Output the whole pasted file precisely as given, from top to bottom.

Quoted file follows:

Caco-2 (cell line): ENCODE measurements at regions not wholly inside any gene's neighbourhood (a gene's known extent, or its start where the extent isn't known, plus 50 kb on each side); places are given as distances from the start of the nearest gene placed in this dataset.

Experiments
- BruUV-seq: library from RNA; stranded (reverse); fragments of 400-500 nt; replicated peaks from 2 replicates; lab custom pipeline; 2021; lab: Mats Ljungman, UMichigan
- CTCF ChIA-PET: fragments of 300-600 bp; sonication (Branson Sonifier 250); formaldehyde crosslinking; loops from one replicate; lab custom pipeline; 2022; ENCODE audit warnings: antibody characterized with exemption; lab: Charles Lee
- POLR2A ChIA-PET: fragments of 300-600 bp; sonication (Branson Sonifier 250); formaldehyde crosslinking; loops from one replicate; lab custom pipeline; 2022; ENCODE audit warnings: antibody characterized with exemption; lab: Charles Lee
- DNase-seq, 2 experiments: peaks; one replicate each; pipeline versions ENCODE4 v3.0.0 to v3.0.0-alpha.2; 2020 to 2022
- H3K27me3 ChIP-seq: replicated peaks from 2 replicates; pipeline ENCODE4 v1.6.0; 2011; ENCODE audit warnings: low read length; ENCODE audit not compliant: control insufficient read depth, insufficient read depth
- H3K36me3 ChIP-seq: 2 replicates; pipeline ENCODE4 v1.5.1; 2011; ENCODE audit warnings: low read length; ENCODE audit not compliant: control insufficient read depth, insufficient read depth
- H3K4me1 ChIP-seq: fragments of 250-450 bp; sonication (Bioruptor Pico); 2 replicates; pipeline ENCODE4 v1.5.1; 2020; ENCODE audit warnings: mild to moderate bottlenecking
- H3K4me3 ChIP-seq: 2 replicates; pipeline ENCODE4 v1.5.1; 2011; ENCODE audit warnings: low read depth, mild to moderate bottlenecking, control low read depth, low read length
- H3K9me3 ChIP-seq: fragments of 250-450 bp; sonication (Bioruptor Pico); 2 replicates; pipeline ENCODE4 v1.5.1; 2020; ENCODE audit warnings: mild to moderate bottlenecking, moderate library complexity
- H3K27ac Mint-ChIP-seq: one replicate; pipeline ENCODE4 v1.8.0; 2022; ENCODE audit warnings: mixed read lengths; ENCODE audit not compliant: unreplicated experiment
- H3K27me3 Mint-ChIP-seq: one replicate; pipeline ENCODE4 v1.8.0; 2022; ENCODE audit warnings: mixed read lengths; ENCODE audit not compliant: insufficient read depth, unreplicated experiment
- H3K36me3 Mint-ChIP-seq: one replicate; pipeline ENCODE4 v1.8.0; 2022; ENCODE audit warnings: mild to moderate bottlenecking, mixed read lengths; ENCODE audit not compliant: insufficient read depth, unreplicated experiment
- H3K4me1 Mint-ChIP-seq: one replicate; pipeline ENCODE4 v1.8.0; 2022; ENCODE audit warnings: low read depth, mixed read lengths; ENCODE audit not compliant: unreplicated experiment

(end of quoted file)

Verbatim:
Caco-2 (cell line): ENCODE measurements at regions not wholly inside any gene's neighbourhood (a gene's known extent, or its start where the extent isn't known, plus 50 kb on each side); places are given as distances from the start of the nearest gene placed in this dataset.

Experiments
- BruUV-seq: library from RNA; stranded (reverse); fragments of 400-500 nt; replicated peaks from 2 replicates; lab custom pipeline; 2021; lab: Mats Ljungman, UMichigan
- CTCF ChIA-PET: fragments of 300-600 bp; sonication (Branson Sonifier 250); formaldehyde crosslinking; loops from one replicate; lab custom pipeline; 2022; ENCODE audit warnings: antibody characterized with exemption; lab: Charles Lee
- POLR2A ChIA-PET: fragments of 300-600 bp; sonication (Branson Sonifier 250); formaldehyde crosslinking; loops from one replicate; lab custom pipeline; 2022; ENCODE audit warnings: antibody characterized with exemption; lab: Charles Lee
- DNase-seq, 2 experiments: peaks; one replicate each; pipeline versions ENCODE4 v3.0.0 to v3.0.0-alpha.2; 2020 to 2022
- H3K27me3 ChIP-seq: replicated peaks from 2 replicates; pipeline ENCODE4 v1.6.0; 2011; ENCODE audit warnings: low read length; ENCODE audit not compliant: control insufficient read depth, insufficient read depth
- H3K36me3 ChIP-seq: 2 replicates; pipeline ENCODE4 v1.5.1; 2011; ENCODE audit warnings: low read length; ENCODE audit not compliant: control insufficient read depth, insufficient read depth
- H3K4me1 ChIP-seq: fragments of 250-450 bp; sonication (Bioruptor Pico); 2 replicates; pipeline ENCODE4 v1.5.1; 2020; ENCODE audit warnings: mild to moderate bottlenecking
- H3K4me3 ChIP-seq: 2 replicates; pipeline ENCODE4 v1.5.1; 2011; ENCODE audit warnings: low read depth, mild to moderate bottlenecking, control low read depth, low read length
- H3K9me3 ChIP-seq: fragments of 250-450 bp; sonication (Bioruptor Pico); 2 replicates; pipeline ENCODE4 v1.5.1; 2020; ENCODE audit warnings: mild to moderate bottlenecking, moderate library complexity
- H3K27ac Mint-ChIP-seq: one replicate; pipeline ENCODE4 v1.8.0; 2022; ENCODE audit warnings: mixed read lengths; ENCODE audit not compliant: unreplicated experiment
- H3K27me3 Mint-ChIP-seq: one replicate; pipeline ENCODE4 v1.8.0; 2022; ENCODE audit warnings: mixed read lengths; ENCODE audit not compliant: insufficient read depth, unreplicated experiment
- H3K36me3 Mint-ChIP-seq: one replicate; pipeline ENCODE4 v1.8.0; 2022; ENCODE audit warnings: mild to moderate bottlenecking, mixed read lengths; ENCODE audit not compliant: insufficient read depth, unreplicated experiment
- H3K4me1 Mint-ChIP-seq: one replicate; pipeline ENCODE4 v1.8.0; 2022; ENCODE audit warnings: low read depth, mixed read lengths; ENCODE audit not compliant: unreplicated experiment